With Missouri on the verge of legalizing adult-use cannabis this November, the door could soon swing open for publicly traded companies to more easily enter the state market.
For Greenlight, a multistate operator with 15 medical cannabis dispensaries and roughly 150,000 square feet of cultivation and manufacturing space in Missouri alone, that means buttoning up strategic partners across the state in preparation for increased competition and consolidation.
Greenlight was founded by Missouri native brothers Jim and John Mueller in 2019, following the $70 million sale of their Nevada-based company, Acres Cannabis, to Curaleaf that year.
While Greenlight also has cannabis licenses in Arkansas, Illinois, South Dakota and West Virginia, the company’s roots in Missouri provide a distinct homefield advantage ahead of future reform across the Midwest, CEO John Mueller tells Cannabis Business Times.
Tony Lange: Is there really such a thing as “homefield advantage” in the cannabis space?
John Mueller: I think that the key for us is, one, getting strategic partners across the state so we [span] the whole state [with our] 15 stores, and then being able to be the second cultivator up and operating. Once you retain those patients and you treat them like they’re part of the Greenlight family, they tend not to move to other dispensaries after that. So, I think getting up and operating is really where the homefield advantage is, and then also knowing where the strategically located [opportunities are]. Something may look good on a real estate brochure, but there’s reasons why some of the locations that people pick are maybe not ideal for the cannabis industry.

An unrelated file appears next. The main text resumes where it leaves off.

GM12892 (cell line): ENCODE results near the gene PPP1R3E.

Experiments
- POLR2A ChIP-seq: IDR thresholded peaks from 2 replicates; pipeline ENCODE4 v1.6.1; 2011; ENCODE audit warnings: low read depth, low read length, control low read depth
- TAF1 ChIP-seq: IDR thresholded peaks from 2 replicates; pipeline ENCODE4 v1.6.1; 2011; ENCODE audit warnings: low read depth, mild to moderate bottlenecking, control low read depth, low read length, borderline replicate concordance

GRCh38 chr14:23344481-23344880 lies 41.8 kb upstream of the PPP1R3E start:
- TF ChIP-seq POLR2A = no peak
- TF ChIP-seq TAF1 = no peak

Also, getting local approvals is key. You’ve got to have that strategic ground game, and that comes from relationships and having the right people on the ground ….
TL: Illinois and Michigan seem to take center stage with their adult-use markets in the Midwest. With just a fraction of the population, how can Missouri compete with the likes of those states?
JM: Obviously, the population dictates some of that. But I think the strategic [move] is looking at Illinois and how many people are heading east across the Mississippi River and look at what stores [there] are going to be doing versus now staying here at home [in Missouri]. I think our tax rate is going be significantly less. So, I don’t see people crossing the [state] border ever again, not that they should be to begin with, technically.
TL: How can Greenlight or other medical operators in Missouri, regardless of size, start preparing right now for the possibility of adult-use legalization?
JM: We follow our predecessors—everybody that’s converted from medical to adult use—and you look at population. I always estimate 2.2 to 2.5 times current run rate. So, if you’re a $400,000 store, hopefully you’re a million-dollar-a-month store after that. We kind of look at those dynamics, and then how do you break that down as your percentage of flower and edibles and concentrates, etc.?
The good news is we’ve got a lot of people [and] a lot of data before this that we can gear canopy [size] around as an industry. And a lot of people built out a significant amount of canopy here because when we did our application process, we had to tell the state [the size] we were going to do ... and the state basically held you accountable to what you said in your application process…. And most of those [canopies] were built out to make sure you won your application, and now those are matching up to what it looks like in an adult-use market.